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Thursday, 12 November 2015
Page: 8489


Senator PAYNE (New South WalesMinister for Defence) (15:54): I present the government's response to the report of the Parliamentary Joint Committee on Intelligence and Security on its inquiry into the Review of administration and expenditure: No. 11 and No. 12—Australian intelligence agenciesand seek leave to incorporate the document in Hansard.

Leave granted.

The document read as follows—

Australian Government response to the Parliamentary Joint Committee on Intelligence and Security report: Review of Administration and Expenditure: No. 11 and No. 12—Australian Intelligence Agencies

November 2015

Parliamentary Joint Committee on Intelligence and Security

Review of Administration and Expenditure: No. 11 and No. 12—Australian Intelligence Agencies

Tabled 22 September 2014

Government ' s Response to Committee ' s Recommendations

Recommendation 1

Consider legislative and other reforms necessary to equip the Australian Intelligence Community (AIC) to meet the challenges posed by current and emerging technologies.

Proposed response to Recommendation 1

Since the 'Review of Administration and Expenditure: No. 11 and No. 12—Australian Intelligence Agencies' was completed by the Parliamentary Joint Committee on Intelligence and Security (the Committee), the Government has successfully introduced the National Security Legislation Amendment Act (No. 1) 2014 and the Telecommunications (Interception and Access) Amendment (Data Retention) Act 2015. Further, the Government has committed to introducing a Telecommunications Sector Security Reform scheme prior to the conclusion of the data retention implementation period. These reforms properly equip the Australian Intelligence Community to fulfil their mandate in a contemporary, evolving security environment and ensure the Australian telecommunications sector is properly protected. The Government has committed to write to the Committee by 1 July 2015 setting out its approach to the recommendations in Chapters 2 (Telecommunications Interception) and 3 (Telecommunications Security) of the 2013 Inquiry into Potential reforms of National Security Legislation.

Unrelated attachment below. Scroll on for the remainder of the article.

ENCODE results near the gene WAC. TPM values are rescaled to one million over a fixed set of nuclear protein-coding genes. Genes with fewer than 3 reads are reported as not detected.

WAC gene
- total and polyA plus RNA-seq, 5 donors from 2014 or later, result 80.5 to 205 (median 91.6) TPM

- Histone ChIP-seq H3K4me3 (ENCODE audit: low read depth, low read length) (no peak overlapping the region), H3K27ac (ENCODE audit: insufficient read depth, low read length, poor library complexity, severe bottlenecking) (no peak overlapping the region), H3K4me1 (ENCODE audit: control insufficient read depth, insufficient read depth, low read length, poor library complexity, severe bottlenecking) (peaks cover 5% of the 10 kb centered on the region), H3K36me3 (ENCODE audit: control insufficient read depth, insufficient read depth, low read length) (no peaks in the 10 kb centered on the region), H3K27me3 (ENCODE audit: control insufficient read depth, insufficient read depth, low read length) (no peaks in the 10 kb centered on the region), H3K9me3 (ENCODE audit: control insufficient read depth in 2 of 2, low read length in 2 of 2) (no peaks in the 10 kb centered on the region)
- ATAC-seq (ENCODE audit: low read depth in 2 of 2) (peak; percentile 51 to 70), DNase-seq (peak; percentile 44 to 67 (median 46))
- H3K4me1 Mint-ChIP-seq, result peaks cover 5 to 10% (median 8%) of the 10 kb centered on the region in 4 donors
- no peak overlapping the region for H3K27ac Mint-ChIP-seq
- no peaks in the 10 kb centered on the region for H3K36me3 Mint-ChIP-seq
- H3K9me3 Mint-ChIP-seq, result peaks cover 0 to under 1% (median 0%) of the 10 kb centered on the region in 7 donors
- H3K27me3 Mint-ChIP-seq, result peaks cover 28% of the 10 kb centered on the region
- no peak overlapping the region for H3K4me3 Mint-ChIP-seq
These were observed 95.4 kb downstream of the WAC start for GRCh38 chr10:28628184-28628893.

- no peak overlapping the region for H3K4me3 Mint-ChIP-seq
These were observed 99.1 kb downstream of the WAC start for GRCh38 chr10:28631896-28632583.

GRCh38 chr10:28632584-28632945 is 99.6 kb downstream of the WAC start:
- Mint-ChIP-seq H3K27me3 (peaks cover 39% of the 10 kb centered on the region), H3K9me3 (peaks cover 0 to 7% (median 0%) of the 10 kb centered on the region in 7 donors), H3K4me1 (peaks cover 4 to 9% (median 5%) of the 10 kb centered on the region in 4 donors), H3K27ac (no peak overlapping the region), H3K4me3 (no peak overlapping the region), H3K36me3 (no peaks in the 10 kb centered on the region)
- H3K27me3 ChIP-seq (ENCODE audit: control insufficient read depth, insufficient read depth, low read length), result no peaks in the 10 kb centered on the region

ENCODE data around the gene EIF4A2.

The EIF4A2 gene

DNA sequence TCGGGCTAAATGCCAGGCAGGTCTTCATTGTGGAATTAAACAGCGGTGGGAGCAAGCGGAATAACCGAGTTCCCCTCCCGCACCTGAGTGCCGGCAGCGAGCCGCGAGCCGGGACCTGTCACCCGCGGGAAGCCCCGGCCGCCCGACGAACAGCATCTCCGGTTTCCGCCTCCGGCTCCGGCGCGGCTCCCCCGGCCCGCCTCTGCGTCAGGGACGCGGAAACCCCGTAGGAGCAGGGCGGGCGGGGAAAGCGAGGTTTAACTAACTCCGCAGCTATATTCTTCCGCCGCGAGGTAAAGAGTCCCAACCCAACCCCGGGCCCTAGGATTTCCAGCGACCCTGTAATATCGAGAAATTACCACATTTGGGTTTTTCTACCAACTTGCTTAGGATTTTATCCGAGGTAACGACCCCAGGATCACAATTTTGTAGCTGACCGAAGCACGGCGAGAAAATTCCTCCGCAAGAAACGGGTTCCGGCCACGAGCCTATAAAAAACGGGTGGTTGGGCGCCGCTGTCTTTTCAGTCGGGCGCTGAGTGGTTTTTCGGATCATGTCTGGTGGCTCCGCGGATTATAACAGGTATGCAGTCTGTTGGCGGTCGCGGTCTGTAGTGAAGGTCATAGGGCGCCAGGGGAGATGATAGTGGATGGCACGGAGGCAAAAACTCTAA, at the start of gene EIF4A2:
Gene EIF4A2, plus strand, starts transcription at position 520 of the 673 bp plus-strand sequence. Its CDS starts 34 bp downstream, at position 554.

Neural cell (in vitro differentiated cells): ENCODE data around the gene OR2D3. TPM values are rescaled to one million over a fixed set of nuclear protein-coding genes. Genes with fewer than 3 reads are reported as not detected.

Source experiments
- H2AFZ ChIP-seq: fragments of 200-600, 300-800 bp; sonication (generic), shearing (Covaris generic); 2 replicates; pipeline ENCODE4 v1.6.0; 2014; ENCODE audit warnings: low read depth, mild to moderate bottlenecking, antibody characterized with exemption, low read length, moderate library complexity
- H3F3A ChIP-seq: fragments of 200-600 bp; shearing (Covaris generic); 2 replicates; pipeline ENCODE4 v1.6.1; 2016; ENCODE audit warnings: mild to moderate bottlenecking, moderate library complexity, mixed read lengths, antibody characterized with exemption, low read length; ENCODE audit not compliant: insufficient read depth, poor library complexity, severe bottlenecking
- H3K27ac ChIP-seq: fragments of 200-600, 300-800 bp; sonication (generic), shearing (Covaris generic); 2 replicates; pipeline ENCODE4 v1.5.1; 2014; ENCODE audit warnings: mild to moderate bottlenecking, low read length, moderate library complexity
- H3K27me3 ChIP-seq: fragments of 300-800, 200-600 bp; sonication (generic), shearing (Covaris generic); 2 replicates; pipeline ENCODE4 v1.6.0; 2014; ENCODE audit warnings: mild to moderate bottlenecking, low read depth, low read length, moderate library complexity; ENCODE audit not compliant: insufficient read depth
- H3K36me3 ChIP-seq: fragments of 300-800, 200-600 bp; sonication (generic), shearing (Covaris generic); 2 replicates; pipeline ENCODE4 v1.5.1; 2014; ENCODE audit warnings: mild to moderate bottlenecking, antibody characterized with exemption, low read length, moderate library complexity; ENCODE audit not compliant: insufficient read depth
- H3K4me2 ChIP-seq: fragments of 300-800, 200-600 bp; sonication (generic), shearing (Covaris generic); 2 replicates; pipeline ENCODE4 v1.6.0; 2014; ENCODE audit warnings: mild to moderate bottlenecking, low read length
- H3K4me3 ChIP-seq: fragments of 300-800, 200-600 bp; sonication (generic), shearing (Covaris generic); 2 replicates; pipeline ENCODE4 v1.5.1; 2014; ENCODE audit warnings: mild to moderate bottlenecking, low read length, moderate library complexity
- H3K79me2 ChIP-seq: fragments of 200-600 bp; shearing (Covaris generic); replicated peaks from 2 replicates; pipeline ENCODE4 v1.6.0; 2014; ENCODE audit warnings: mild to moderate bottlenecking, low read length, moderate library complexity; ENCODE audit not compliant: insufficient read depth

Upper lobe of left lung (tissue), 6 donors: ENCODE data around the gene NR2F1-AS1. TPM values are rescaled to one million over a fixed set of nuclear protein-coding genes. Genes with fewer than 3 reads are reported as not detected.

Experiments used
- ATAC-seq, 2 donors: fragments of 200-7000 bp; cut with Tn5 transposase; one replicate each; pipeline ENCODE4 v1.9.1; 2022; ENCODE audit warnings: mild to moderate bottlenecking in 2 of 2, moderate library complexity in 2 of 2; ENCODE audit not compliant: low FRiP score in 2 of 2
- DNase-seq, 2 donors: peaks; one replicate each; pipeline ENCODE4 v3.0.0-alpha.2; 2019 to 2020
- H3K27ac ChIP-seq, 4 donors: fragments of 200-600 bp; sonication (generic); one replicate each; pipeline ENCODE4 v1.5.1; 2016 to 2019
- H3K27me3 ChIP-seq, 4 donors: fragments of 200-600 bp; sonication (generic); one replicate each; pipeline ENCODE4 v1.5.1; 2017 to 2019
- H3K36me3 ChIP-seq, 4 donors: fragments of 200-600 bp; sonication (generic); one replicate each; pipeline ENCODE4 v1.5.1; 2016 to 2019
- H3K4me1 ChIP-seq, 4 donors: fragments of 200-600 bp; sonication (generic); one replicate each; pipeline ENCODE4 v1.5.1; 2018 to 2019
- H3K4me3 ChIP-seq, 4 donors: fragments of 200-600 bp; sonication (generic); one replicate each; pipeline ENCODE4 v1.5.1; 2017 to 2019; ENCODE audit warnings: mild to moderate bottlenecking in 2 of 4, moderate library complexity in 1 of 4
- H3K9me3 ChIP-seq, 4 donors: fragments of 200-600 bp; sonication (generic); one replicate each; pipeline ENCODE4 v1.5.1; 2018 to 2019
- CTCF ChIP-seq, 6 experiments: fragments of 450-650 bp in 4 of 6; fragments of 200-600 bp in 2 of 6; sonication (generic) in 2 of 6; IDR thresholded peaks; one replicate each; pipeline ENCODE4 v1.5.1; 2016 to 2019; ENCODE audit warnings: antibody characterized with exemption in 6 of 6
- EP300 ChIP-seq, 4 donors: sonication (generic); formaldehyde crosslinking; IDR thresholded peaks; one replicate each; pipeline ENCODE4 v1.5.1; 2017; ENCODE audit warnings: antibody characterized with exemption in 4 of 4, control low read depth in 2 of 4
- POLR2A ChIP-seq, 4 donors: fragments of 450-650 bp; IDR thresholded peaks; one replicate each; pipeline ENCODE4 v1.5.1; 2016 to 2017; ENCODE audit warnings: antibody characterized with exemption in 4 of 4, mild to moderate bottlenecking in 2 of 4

I also note that in addition to these specific legislative measures equipping the Australian Intelligence Community to meet the challenges posed by current and emerging technologies, the Government also introduced the Counter-Terrorism Legislation Amendment (Foreign Fighters) Act 2014 and the Counter-Terrorism Legislation Amendment (No 1) 2014. These tranches of legislation enable the Australian Intelligence Community and broader national security agencies, in particular the Australian Federal Police, to respond to the threat of foreign fighters and meet operational needs respectively.

Recommendation 2

Review the continued application of the efficiency dividend and other savings measures to AIC agencies

Proposed response to Recommendation 2

In the 2015-16 Budget the Government announced it will provide an additional $7.6 million over four years from 2015-16 to the Office of National Assessments (ONA) and an additional $0.7 million over four years to the Office of the Inspector-General of Intelligence and Security (OIGIS) by exempting the agencies from the Efficiency Dividend. This national security measure underlines the Government's commitment to a safe and secure Australia and its commitment to accountability and oversight of its national security agencies.